The Vanishing of Ethan Carter
The Vanishing of Ethan Carter is a first-person story-driven mystery game focused on exploration and discovery.
You play the game as Paul Prospero, an occult-minded detective who receives a disturbing letter from Ethan Carter. Realizing the boy is in grave danger, Paul arrives at Ethan’s home of Red Creek Valley, where things turn out to be even worse than he imagined. Ethan has vanished in the wake of a brutal murder, which Paul quickly discerns might not be the only local murder worth looking into.
Inspired by the weird fiction and other tales of the macabre from the early twentieth century, The Vanishing of Ethan Carter aims to significantly evolve immersive storytelling in games. While it features a private detective and quite a few mental challenges, The Vanishing of Ethan Carter’s focus is on atmosphere, mood, and the essential humanity of our characters.
Still, the discoveries won’t happen on their own, or without your help. Using both Paul’s supernatural skill of being able to communicate with the dead, and your own powers of observation, you will discover the mystery behind a trail of corpses, the roots of a dark ancient force lurking in Red Creek Valley, and the fate of a missing boy.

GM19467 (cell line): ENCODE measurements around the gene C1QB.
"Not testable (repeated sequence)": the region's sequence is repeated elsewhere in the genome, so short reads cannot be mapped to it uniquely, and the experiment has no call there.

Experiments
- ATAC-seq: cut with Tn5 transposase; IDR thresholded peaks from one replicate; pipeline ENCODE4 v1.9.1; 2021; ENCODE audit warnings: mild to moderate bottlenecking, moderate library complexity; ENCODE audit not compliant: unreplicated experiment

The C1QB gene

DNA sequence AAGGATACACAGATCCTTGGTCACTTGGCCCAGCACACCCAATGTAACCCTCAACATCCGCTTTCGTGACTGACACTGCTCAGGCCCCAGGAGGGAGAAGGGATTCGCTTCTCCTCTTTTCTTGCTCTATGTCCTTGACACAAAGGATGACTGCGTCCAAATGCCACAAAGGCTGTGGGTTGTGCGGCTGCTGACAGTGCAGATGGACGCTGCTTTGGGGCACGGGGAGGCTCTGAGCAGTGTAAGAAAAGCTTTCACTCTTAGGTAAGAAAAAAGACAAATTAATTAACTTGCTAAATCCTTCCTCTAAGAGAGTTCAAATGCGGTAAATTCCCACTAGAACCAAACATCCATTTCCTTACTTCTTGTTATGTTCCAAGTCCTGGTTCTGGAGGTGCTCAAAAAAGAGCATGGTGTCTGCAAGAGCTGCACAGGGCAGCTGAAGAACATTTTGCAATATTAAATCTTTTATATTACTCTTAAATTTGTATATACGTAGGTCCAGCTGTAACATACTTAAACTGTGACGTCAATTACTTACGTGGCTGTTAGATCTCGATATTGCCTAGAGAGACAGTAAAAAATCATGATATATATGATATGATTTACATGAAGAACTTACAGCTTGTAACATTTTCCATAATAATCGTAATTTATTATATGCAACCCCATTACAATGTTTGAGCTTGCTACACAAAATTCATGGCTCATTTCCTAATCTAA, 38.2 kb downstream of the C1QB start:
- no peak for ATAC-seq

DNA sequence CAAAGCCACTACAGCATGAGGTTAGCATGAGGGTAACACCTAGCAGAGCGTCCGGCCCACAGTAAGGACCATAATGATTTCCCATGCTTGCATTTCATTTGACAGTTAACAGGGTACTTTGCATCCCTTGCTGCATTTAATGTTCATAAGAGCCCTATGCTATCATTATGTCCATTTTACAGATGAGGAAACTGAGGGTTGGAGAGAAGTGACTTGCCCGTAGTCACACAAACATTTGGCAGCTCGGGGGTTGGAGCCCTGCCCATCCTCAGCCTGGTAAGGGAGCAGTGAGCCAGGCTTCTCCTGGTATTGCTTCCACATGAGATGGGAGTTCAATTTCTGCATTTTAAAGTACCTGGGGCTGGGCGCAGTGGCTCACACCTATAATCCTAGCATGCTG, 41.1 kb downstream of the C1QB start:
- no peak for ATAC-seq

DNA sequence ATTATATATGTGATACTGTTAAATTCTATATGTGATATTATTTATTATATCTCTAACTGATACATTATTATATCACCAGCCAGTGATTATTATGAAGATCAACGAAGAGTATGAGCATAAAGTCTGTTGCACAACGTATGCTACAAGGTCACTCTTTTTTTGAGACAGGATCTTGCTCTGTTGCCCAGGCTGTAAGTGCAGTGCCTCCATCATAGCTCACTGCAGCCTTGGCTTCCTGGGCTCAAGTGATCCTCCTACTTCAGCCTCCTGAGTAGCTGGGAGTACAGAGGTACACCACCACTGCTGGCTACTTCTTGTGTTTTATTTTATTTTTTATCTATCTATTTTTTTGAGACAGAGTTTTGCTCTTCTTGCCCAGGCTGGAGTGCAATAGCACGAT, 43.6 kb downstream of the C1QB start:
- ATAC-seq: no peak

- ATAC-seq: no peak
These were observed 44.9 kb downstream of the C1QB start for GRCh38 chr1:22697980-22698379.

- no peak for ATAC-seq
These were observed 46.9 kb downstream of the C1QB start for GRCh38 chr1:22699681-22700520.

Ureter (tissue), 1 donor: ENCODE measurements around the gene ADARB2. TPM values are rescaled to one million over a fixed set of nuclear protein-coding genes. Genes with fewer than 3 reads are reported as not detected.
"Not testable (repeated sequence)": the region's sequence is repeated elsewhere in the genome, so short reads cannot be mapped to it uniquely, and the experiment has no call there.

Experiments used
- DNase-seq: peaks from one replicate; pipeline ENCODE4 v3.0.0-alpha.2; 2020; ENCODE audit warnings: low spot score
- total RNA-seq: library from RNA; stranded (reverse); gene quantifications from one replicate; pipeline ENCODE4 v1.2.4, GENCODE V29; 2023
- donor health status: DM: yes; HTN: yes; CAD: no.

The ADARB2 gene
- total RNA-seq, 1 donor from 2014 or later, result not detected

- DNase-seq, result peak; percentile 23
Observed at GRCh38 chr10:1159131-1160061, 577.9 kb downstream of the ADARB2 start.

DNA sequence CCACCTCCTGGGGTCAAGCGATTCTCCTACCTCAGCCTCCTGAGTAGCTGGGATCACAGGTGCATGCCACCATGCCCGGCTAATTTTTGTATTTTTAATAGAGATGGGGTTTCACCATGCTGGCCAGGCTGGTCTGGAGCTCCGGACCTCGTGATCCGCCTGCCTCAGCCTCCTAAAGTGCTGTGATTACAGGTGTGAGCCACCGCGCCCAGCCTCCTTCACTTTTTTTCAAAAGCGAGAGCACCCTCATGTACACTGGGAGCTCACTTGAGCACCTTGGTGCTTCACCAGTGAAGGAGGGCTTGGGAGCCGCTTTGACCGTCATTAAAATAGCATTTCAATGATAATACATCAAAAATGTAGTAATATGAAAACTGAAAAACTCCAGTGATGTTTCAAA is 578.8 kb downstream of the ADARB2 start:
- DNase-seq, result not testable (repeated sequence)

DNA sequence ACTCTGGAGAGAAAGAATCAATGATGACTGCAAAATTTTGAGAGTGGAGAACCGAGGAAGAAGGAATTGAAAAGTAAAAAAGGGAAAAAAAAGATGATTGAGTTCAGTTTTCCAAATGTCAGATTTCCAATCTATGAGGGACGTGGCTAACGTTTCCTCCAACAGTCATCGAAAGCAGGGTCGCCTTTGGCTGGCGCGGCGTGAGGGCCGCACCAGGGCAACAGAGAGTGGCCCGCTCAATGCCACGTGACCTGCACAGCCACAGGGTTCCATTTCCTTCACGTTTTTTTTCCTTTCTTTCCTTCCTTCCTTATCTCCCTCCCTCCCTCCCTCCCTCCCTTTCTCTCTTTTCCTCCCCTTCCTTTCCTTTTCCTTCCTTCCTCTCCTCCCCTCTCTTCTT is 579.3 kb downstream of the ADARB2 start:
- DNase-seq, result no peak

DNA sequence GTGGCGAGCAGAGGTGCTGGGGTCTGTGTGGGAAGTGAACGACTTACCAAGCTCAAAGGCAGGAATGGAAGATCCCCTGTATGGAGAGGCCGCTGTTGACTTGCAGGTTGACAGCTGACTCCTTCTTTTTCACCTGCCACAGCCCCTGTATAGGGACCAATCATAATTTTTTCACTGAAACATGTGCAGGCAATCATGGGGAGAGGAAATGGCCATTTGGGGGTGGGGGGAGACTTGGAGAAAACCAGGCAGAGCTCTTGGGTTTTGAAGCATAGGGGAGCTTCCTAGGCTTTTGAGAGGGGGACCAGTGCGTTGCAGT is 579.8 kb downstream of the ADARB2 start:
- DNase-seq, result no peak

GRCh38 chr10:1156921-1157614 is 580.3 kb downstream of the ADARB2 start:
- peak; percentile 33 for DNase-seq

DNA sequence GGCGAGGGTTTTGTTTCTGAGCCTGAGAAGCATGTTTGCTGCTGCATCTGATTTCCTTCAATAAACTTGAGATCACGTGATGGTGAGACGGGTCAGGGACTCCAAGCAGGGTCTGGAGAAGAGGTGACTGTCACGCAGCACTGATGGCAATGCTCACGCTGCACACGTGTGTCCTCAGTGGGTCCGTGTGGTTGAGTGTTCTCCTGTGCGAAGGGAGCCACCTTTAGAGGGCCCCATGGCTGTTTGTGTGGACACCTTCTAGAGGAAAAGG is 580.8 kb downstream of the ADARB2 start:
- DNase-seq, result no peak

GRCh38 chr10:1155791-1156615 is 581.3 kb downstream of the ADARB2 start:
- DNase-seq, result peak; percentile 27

- Explore and interact with the beautiful yet ominous world of Red Creek Valley, which was created with the use of Unreal Engine 4 and the revolutionary photogrammetry technology that allows for nearly photorealistic environments.
- Communicate with the dead and see how they died in order to gather clues that help you piece together the truth behind Ethan’s disappearance -- and the fate of his family.
- Experience, in non-linear fashion, a story that combines the pleasures of pulp, private eye, and horror fiction, all of it inspired by writers such as Raymond Chandler, Algernon Blackwood, Stefan Grabinski, and H. P. Lovecraft.
- Conduct the investigation on your own terms and at your own pace. Although there are a few scary bits in the game, players will have no need for sedatives. Our game is less about terror and more about clammy unease.